Say that the United States is worried about summer heatwaves, so it sprays sulphate particles into the atmosphere to block the Sun. It’s fantastic for residents of Arizona and Nevada, but atmospheric winds carry the particles out to the Atlantic, where they severely reduce the strength of the Gulf Stream. The next winter is bitterly cold in Europe, causing a spike in energy prices and the deaths of thousands of elderly EU citizens. Or is it? Are we confident enough to blame one specific factor for one terrible winter, with our current understanding of climate models?
That’s going to be the crucial dilemma when considering when and how to study geoengineering. Oxford’s director of the Institute for Science, Innovation and Society and head of the CGG project, Steve Rayner, cited the recent floods in Pakistan when talking to the Guardian as an example of a natural disaster which could lead to a diplomatic incident in the future – if India had performed a geoengineering test before the floods, would Pakistan be right to demand compensation?
This Pandora’s box is why carbon removal technology is generally seen as a more palatable option by the IAGP team – it has the fewest side effects, with the most universal benefits. Yet the technology to do this doesn’t, as yet, exist – it’s expected to be decades before there are reliable ways to remove carbon dioxide from the atmosphere as quickly as it’s produced, let alone remove it faster than it’s added. Two centuries of greenhouse gas emissions can’t be undone in much less that same amount of time.
In 2012, the Spice project had planned to perform a controversial experiment to pump water from a ship up into a kilometre-high balloon and out from there as a fine spray, to measure its possible cooling effect on the surface below – but it was cancelled, after two scientists involved were found to have patents on similar technology. Many scientists were relieved to hear of the cancellation, but there are now voices in the community arguing in favour of some small-scale experiments, just in case.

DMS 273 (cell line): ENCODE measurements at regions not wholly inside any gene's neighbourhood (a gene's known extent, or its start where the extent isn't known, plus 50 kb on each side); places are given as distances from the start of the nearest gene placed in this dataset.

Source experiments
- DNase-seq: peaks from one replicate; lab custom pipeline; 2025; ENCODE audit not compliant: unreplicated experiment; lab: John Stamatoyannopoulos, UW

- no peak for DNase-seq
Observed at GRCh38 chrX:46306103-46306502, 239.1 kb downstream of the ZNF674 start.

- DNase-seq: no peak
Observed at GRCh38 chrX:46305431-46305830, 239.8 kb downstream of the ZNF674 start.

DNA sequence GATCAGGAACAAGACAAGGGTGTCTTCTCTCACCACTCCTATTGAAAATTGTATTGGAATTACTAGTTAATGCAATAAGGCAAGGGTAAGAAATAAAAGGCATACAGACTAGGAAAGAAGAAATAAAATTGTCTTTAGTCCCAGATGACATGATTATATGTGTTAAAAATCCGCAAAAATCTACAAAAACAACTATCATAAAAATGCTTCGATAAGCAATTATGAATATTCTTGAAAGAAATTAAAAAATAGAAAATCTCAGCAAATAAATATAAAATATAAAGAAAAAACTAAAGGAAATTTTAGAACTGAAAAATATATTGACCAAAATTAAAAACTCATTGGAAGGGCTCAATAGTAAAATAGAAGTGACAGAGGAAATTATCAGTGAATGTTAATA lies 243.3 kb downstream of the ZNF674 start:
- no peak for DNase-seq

Speaking last week, Matthew Watson, the principal investigator for the SPICE project, said: “Full scale deployment of climate engineering technologies will be the clearest indication that we have failed in our role as planetary stewards, but there is a point at which not deploying some technologies would be unethical.”
It doesn’t quite have the glamour of space mirrors, but perhaps the most important work, then, is exactly what those involved in the CGG project are doing: trying to get international cooperation on what has to be done, with input from those who stand to lose the most from climate change and the (possibly selfish) solutions that only help some of us, not all. And in the long run, we know what’s involved in not damaging the Earth in the first place – maybe the most cost-effective, and the most moral, solution to climate change is to not cause the bloody thing in the first place, and to try and stop it now we know it’s happening.